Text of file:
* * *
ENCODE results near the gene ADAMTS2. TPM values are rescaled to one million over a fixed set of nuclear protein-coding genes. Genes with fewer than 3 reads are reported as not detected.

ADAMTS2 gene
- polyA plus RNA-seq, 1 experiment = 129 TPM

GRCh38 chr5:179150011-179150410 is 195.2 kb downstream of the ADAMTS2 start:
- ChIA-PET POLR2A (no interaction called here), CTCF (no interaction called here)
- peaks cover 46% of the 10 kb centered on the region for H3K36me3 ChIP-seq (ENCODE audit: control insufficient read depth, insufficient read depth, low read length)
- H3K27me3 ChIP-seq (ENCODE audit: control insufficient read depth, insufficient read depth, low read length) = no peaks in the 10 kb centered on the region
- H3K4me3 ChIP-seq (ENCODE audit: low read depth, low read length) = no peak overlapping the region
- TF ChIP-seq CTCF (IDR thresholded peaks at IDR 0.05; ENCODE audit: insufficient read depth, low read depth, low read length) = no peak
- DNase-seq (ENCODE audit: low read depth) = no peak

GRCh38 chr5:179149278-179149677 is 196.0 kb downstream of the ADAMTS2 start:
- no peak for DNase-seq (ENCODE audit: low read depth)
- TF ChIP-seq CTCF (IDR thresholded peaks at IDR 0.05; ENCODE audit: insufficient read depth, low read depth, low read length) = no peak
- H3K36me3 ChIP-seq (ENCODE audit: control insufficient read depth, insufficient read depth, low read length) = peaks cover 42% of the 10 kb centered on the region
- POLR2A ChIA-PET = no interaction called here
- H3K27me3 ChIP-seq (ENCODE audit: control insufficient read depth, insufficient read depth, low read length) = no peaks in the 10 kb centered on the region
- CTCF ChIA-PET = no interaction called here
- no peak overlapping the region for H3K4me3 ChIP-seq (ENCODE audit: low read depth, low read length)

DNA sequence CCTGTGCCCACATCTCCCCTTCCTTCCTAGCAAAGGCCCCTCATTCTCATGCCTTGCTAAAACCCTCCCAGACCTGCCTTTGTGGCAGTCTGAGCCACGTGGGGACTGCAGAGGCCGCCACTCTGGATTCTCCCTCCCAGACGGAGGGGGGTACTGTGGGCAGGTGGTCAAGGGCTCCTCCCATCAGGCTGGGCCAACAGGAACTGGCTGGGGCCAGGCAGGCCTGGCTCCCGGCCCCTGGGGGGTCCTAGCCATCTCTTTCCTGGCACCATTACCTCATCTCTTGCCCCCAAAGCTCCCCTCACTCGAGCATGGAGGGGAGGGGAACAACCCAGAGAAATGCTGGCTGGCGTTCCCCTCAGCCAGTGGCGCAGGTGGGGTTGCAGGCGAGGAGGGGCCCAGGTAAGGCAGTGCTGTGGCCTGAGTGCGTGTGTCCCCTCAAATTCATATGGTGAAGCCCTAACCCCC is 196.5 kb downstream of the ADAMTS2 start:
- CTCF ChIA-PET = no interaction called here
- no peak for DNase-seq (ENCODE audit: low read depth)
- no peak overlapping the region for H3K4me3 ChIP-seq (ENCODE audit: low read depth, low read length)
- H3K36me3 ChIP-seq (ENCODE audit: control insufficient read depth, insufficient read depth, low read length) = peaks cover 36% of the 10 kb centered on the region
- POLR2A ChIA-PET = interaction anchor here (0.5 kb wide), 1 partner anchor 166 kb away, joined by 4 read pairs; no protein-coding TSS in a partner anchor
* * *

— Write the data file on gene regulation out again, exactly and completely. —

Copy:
ENCODE results near the gene ADAMTS2. TPM values are rescaled to one million over a fixed set of nuclear protein-coding genes. Genes with fewer than 3 reads are reported as not detected.

ADAMTS2 gene
- polyA plus RNA-seq, 1 experiment = 129 TPM

GRCh38 chr5:179150011-179150410 is 195.2 kb downstream of the ADAMTS2 start:
- ChIA-PET POLR2A (no interaction called here), CTCF (no interaction called here)
- peaks cover 46% of the 10 kb centered on the region for H3K36me3 ChIP-seq (ENCODE audit: control insufficient read depth, insufficient read depth, low read length)
- H3K27me3 ChIP-seq (ENCODE audit: control insufficient read depth, insufficient read depth, low read length) = no peaks in the 10 kb centered on the region
- H3K4me3 ChIP-seq (ENCODE audit: low read depth, low read length) = no peak overlapping the region
- TF ChIP-seq CTCF (IDR thresholded peaks at IDR 0.05; ENCODE audit: insufficient read depth, low read depth, low read length) = no peak
- DNase-seq (ENCODE audit: low read depth) = no peak

GRCh38 chr5:179149278-179149677 is 196.0 kb downstream of the ADAMTS2 start:
- no peak for DNase-seq (ENCODE audit: low read depth)
- TF ChIP-seq CTCF (IDR thresholded peaks at IDR 0.05; ENCODE audit: insufficient read depth, low read depth, low read length) = no peak
- H3K36me3 ChIP-seq (ENCODE audit: control insufficient read depth, insufficient read depth, low read length) = peaks cover 42% of the 10 kb centered on the region
- POLR2A ChIA-PET = no interaction called here
- H3K27me3 ChIP-seq (ENCODE audit: control insufficient read depth, insufficient read depth, low read length) = no peaks in the 10 kb centered on the region
- CTCF ChIA-PET = no interaction called here
- no peak overlapping the region for H3K4me3 ChIP-seq (ENCODE audit: low read depth, low read length)

DNA sequence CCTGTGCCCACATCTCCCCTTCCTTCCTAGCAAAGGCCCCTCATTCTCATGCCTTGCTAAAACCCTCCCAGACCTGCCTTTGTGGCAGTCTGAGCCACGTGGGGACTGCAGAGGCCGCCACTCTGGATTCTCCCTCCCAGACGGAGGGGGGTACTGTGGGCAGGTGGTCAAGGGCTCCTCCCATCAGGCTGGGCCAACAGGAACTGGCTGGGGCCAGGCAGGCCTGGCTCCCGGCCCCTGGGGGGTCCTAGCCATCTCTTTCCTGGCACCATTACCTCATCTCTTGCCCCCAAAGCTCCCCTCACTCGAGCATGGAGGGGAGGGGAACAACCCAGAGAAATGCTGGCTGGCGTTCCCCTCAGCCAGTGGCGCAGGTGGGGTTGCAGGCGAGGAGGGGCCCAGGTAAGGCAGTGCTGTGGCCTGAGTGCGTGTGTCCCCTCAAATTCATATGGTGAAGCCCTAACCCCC is 196.5 kb downstream of the ADAMTS2 start:
- CTCF ChIA-PET = no interaction called here
- no peak for DNase-seq (ENCODE audit: low read depth)
- no peak overlapping the region for H3K4me3 ChIP-seq (ENCODE audit: low read depth, low read length)
- H3K36me3 ChIP-seq (ENCODE audit: control insufficient read depth, insufficient read depth, low read length) = peaks cover 36% of the 10 kb centered on the region
- POLR2A ChIA-PET = interaction anchor here (0.5 kb wide), 1 partner anchor 166 kb away, joined by 4 read pairs; no protein-coding TSS in a partner anchor